Ian, Anne and I shared our table with Adrian Wooton OBE, the Chief Executive of Film London and The British Film Commission. Adrian became involved with the Fellowship in 2012, when we celebrated the 200th anniversary of Dickens’ birth, by curating a series of events based on Dickens in Film and has been an active member ever since, he was due to speak at the end of the dinner, and was a marvellous companion. Ian and I in particularly relishing a shared love of Formula One motor racing!

Dinner was delicious, consisting of a smoked salmon and horseradish starter, a steak with mashed potatoes and broccoli for main , and a crème brule for desert. At one point, when the steak was served, Michael Eaton, another table mate, was spooning mustard onto his plate. Unable to shift the thick yellow paste he knocked the little silver spoon against the china plate sending a ringing retort throughout the room, which was immediately followed by a pushing back of chairs and a silence descending, for everyone thought it was time for the speeches!

Ian hosted the dinner with such grace and ease, moving everything along, and speaking effortlessly whenever he needed to. When desert had been cleared and coffee cups filled he announced a 5 minute comfort break and when all were gathered once more it was time for me to do my party piece. At such events it is the job of The President to introduce the speakers, and this usually involves quite a bit of research to create factual and witty remarks to welcome the guest. On this occasion Ian just had to talk about his baby brother, and did so with such a sense of pride that I got rather emotional.

I had decided to speak about my own personal milestones in my relationship with Charles Dickens, and spoke about becoming aware of his importance to our family at the age of 6 when I shared a pew with the Queen Mother in Westminster Abbey. I recalled being made to study Oliver Twist at school (quoting Roald Dahl’s ‘Matilda’ along the way), and I recounted the story of my first ever performance of A Christmas Carol in 1993, and how Dickens’ brilliant descriptive text helped me morph into the characters. I finished by telling the story of visiting the site of The Staplehurst Rail Crash and sinking up to my neck in muddy water. When the bemused farmer saw this bedraggled man trespassing in his field, and listened as I explained that I had been visiting the site of the rail crash, instead of taking a pitchfork to me he said simply ‘Charles Dickens’. I wound up my talk by saying that ‘he didn’t know I was there to research a book.  He just knew of the celebrity who had been at that exact spot 154 years before.  And that says everything about the long shadow that Charles Dickens has cast across our globe – much longer and more influential than just 21,307 days of life.  He left a legacy that can never be measured in seconds, minutes, hours, days, months, or years.  Charles Dickens’ influence over our society is timeless.’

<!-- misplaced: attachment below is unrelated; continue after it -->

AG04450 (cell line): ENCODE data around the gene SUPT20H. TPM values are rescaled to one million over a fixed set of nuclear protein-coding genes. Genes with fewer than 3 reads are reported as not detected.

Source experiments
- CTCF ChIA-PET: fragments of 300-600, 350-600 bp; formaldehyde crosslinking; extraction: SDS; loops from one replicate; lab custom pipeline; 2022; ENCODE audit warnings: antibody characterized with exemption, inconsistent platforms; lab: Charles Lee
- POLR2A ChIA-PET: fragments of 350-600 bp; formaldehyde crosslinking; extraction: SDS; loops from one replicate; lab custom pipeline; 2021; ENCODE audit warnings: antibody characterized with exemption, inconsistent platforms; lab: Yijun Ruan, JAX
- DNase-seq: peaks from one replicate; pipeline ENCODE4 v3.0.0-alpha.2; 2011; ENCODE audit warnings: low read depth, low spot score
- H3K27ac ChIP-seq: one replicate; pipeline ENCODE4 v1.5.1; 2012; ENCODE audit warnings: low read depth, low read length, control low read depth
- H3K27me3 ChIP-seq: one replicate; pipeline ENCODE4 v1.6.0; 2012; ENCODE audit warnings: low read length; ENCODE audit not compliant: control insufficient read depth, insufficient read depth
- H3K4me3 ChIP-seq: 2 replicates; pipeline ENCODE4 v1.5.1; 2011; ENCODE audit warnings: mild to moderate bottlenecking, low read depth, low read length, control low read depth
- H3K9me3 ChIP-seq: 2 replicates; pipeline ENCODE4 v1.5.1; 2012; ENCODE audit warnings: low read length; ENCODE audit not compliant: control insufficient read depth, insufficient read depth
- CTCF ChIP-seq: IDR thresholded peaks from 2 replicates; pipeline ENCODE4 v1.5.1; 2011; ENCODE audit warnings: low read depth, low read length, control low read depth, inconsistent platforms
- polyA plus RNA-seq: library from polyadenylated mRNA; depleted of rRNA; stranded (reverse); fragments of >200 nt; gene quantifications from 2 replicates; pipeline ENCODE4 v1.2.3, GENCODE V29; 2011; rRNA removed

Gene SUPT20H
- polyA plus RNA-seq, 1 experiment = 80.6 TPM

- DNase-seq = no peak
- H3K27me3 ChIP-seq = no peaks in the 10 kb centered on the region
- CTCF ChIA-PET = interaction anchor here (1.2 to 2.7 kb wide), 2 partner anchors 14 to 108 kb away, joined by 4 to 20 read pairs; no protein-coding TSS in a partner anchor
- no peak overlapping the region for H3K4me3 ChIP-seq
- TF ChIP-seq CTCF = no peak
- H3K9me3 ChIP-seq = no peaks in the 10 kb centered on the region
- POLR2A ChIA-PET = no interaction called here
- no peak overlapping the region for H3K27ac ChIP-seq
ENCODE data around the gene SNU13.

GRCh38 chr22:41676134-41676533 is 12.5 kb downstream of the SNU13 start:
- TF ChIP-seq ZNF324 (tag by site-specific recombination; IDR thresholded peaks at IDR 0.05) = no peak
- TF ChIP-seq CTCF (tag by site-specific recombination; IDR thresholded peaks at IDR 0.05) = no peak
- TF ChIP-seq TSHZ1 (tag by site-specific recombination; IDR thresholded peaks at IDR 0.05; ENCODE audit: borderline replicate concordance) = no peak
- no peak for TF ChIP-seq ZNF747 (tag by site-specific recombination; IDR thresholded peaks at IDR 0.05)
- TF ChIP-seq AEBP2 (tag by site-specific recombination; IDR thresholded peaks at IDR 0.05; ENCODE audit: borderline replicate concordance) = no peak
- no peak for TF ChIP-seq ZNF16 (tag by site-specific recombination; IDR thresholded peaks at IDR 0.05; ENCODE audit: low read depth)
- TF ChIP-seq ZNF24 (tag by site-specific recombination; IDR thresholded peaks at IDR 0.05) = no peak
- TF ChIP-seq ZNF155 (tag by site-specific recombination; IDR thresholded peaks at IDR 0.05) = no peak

I invited the guests to stand, charge their glasses and I proposed the toast to the immortal memory of Charles Dickens.

It seemed to be well received, and there was some nice applause as I sat down. The truth is that I really feel uncomfortable giving speeches, it is not where I am happy, and I feel exposed and vulnerable. Give me some voices and contorted facial expressions to hide behind and I am relaxed as anything, but put Gerald Dickens in a dinner jacket and ask him to stand and talk…..

I was relieved when I was finished, and envious as I listened to the naturalness with which Ian and Adrian spoke, but it was a great fun evening and it was wonderful to meet so many old friends.

In closing this quartet of birthday blogs I would like to point out a remarkable coincidence: Charles Dickens died when he was 58 years old, in fact he lived for 21,307 days (hence the reference to that number in my speech). On Tuesday 8 February, (the day after I spoke in London), I was also 21,307 days old.

It was a wonderful week and I will conclude by once again offering a birthday wish up to Charles Dickens, and to thank him for making my professional life so unbelievably exciting.